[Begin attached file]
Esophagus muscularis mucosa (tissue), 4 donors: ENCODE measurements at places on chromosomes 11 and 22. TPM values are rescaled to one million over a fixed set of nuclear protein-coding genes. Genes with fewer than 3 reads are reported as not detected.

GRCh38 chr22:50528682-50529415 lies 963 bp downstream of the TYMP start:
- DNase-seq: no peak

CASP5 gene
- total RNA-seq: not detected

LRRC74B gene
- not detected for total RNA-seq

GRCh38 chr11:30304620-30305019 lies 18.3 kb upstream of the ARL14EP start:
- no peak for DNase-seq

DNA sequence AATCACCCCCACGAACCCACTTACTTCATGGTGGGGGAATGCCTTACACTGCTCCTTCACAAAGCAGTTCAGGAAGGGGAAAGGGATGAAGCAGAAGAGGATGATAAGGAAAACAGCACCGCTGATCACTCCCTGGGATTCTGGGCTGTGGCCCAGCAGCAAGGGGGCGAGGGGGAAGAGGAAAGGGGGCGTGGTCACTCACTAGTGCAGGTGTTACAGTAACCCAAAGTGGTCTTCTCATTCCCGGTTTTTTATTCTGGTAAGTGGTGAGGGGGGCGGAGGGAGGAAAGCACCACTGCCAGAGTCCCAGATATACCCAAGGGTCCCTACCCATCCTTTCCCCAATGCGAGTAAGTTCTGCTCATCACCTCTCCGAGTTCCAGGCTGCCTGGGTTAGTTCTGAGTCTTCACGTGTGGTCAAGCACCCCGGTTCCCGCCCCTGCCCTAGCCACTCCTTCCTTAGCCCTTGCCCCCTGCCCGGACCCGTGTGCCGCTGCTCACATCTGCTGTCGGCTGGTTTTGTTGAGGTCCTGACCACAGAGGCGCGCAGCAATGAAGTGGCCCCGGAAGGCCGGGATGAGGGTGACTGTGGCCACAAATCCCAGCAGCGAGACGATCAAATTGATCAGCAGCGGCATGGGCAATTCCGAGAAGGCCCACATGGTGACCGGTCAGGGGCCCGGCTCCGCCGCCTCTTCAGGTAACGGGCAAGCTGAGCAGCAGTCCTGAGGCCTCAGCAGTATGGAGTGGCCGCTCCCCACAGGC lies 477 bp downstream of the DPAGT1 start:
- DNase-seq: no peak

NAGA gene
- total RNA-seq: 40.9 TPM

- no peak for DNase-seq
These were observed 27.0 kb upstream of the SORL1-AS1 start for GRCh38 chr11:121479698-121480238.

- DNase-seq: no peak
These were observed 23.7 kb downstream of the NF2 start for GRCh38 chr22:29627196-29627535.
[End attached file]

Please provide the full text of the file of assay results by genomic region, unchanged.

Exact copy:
Esophagus muscularis mucosa (tissue), 4 donors: ENCODE measurements at places on chromosomes 11 and 22. TPM values are rescaled to one million over a fixed set of nuclear protein-coding genes. Genes with fewer than 3 reads are reported as not detected.

GRCh38 chr22:50528682-50529415 lies 963 bp downstream of the TYMP start:
- DNase-seq: no peak

CASP5 gene
- total RNA-seq: not detected

LRRC74B gene
- not detected for total RNA-seq

GRCh38 chr11:30304620-30305019 lies 18.3 kb upstream of the ARL14EP start:
- no peak for DNase-seq

DNA sequence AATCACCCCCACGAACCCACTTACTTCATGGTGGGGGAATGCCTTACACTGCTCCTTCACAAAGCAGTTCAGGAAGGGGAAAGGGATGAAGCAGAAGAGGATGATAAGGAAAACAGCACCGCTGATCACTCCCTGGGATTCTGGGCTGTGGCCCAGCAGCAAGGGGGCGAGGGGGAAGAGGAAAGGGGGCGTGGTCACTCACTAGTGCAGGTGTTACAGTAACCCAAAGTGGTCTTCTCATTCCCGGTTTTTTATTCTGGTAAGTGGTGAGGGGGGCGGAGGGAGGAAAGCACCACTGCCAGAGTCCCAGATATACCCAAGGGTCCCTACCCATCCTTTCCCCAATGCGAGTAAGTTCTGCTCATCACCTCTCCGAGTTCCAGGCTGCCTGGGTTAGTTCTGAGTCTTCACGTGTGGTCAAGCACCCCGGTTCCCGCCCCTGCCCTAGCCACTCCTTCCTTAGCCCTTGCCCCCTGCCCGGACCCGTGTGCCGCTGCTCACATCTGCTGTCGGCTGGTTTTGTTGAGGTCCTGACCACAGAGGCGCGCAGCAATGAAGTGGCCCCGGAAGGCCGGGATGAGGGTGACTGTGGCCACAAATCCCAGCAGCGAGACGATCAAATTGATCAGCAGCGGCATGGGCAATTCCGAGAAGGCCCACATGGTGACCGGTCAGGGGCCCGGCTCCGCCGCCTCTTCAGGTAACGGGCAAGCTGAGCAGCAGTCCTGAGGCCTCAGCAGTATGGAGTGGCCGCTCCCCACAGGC lies 477 bp downstream of the DPAGT1 start:
- DNase-seq: no peak

NAGA gene
- total RNA-seq: 40.9 TPM

- no peak for DNase-seq
These were observed 27.0 kb upstream of the SORL1-AS1 start for GRCh38 chr11:121479698-121480238.

- DNase-seq: no peak
These were observed 23.7 kb downstream of the NF2 start for GRCh38 chr22:29627196-29627535.